Gen X Mom Sarah Krause has been a contributor to the Fresh Talk blog for several months, weighing in on the Dirty Dozen list, organic produce, sustainability and the quest of getting kids to eat new fruits and vegetables.
After I half-kiddingly challenged Sarah to keep a “food diary” on her family’s spring break getaway, Sarah responded with this delightful recounting of the ups and downs of trying to tuck fresh produce into the family vacation. Enjoy.
By Sarah Krause
Okay, so here’s what I’ve realized. It’s not impossible to eat healthfully on family vacation; however, it’s certainly not a piece of, ahem, cake. Fitting in our requisite number (what’s the recommendation these days anyway?) of fruits and vegetables was quite a bit more trying than it is for us under normal circumstances. Here at home, we have produce with every meal, and even for snacks. But something about a vacation away makes you want to loosen up, shake up the rules, have some fun!
Sure, all the “healthy eating blogs” are loaded with travel tips and assurances for ways to get your kids to eat healthy on the road, proclaiming: “eating healthy on vacation isn't really that difficult.” Sorry, but I didn’t read these articles before we left. I was too busy trying to pack up five people for the long eight-day road trip through Texas. But I did manage to pack a cooler with our sandwiches, carrots, apples, frozen fruit chillers (basically frozen flavored applesauce in a pouch) and tossed in some pomegranate Craisins, boxes of raisins and dehydrated apples and strawberries. Always good intentions.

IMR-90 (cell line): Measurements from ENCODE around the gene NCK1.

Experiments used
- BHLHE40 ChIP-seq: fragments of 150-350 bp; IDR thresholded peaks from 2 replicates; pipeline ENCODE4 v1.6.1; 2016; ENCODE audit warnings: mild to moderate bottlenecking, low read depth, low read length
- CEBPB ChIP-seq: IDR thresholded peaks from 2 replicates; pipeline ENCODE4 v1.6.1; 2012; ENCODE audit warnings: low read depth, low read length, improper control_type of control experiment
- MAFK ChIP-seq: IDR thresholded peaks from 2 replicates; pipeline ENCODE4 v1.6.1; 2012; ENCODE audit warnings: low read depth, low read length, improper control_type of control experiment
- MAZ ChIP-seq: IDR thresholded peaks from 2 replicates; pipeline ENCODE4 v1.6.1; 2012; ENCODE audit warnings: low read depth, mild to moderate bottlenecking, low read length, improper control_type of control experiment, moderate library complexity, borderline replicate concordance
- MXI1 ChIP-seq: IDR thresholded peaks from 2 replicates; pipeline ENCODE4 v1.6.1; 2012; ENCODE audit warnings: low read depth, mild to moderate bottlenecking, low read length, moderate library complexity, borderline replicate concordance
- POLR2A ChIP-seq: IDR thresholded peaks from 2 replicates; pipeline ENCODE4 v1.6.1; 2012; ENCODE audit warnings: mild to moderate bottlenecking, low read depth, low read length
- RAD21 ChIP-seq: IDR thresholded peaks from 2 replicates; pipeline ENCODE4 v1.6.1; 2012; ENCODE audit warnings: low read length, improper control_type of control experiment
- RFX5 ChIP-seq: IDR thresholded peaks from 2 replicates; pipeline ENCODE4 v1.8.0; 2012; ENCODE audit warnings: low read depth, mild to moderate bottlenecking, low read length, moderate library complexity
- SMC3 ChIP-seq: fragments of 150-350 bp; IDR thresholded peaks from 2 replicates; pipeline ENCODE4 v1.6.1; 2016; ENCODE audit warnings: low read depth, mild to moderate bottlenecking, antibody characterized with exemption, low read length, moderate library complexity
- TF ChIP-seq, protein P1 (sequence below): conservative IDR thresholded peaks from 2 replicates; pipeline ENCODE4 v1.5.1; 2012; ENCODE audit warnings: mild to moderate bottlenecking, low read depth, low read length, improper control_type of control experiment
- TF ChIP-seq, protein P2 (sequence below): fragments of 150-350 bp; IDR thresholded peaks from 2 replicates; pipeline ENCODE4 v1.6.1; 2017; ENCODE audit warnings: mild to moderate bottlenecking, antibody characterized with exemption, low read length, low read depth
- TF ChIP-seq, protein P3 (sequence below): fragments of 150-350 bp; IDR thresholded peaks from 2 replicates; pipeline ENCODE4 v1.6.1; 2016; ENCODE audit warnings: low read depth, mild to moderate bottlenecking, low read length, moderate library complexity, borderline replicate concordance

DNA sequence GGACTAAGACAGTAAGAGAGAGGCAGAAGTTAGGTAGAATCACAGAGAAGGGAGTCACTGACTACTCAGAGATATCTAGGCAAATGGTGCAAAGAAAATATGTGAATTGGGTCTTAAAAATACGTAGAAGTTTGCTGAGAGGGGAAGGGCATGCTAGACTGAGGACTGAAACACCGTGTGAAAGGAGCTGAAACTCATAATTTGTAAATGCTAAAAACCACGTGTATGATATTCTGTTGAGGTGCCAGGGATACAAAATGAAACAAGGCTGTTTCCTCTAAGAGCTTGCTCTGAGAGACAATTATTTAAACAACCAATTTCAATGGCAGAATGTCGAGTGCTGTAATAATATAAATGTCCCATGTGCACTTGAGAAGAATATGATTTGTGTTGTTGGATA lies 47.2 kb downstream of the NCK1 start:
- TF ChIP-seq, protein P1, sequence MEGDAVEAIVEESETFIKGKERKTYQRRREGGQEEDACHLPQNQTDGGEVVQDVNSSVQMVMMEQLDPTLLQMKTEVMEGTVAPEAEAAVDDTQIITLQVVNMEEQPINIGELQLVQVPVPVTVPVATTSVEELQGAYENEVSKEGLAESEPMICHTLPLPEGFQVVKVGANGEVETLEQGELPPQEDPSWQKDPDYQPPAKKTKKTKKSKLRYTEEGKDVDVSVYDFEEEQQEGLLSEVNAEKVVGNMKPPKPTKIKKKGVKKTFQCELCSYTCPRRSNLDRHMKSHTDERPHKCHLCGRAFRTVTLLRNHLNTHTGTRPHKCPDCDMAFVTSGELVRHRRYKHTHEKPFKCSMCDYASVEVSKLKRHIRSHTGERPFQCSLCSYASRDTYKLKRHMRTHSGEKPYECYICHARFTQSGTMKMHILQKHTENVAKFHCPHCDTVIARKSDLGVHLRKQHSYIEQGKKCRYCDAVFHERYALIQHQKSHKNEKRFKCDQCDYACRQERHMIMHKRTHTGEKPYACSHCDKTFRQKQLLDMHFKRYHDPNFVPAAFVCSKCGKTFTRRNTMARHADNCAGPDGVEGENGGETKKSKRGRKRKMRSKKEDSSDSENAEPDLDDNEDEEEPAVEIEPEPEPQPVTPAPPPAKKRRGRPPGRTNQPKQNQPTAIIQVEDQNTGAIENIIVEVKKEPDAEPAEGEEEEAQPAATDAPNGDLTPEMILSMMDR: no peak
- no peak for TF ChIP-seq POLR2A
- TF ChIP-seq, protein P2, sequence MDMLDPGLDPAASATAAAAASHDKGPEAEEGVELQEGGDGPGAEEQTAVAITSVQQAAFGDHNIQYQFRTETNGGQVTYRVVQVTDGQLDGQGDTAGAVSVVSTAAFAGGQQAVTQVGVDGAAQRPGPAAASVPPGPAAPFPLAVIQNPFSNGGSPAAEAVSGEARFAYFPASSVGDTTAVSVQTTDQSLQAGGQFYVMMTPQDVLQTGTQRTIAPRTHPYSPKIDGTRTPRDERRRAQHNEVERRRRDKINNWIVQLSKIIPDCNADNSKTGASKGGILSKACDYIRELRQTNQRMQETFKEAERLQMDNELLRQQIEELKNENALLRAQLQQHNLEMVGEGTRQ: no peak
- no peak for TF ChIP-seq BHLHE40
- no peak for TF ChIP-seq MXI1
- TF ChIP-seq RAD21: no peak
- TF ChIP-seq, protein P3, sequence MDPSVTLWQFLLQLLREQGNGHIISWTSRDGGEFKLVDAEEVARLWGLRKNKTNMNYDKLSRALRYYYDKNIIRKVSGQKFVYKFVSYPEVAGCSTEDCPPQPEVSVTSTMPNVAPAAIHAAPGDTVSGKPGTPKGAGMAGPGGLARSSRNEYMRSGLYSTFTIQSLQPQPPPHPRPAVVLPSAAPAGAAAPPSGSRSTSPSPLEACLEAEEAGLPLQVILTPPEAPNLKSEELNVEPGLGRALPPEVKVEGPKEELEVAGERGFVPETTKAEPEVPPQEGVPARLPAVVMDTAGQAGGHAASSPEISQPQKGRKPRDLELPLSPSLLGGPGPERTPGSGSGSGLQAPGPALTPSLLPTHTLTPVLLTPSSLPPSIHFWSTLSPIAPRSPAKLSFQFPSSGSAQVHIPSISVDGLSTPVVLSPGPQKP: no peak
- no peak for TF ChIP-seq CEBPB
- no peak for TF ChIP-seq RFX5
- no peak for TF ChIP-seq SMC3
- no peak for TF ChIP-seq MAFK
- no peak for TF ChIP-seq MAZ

While visiting friends, we managed to have a few servings of produce. We timed our visits during the lunch hour (smart, huh?), so we were served grapes and oranges. The kids thought pickles counted as vegetables (“These were once cucumbers, you know, Mom.”). Additionally, our sandwiches always arrived with lettuce, tomatoes and avocados. This was a common theme throughout the trip: sandwiches w/lettuce and tomato often constituted our “vegetable” for the evening. Plus, the kids tried to convince us that fruit-flavored gummis counted as a serving of fruit!
Since we stayed in a hotel for the first half of the trip, we indulged in their continental breakfast. Each morning, we required the kids to choose one kind of fruit – a banana, orange or apple were the only offerings – and a fruit juice, either orange or apple. Limited choices, yes, but we were grateful for something fresh. Mostly our three kids were thrilled with the tasty breakfast offerings. Oh, the choices.… French toast, donuts, cereal, eggs or a make-your-own waffle. Sometimes all the above! Produce options during dinner at the hotel proved limited: we all either had baked potatoes, salad (iceberg – blah), carrot or celery sticks. We jazzed up the celery by sneaking in some peanut butter from breakfast.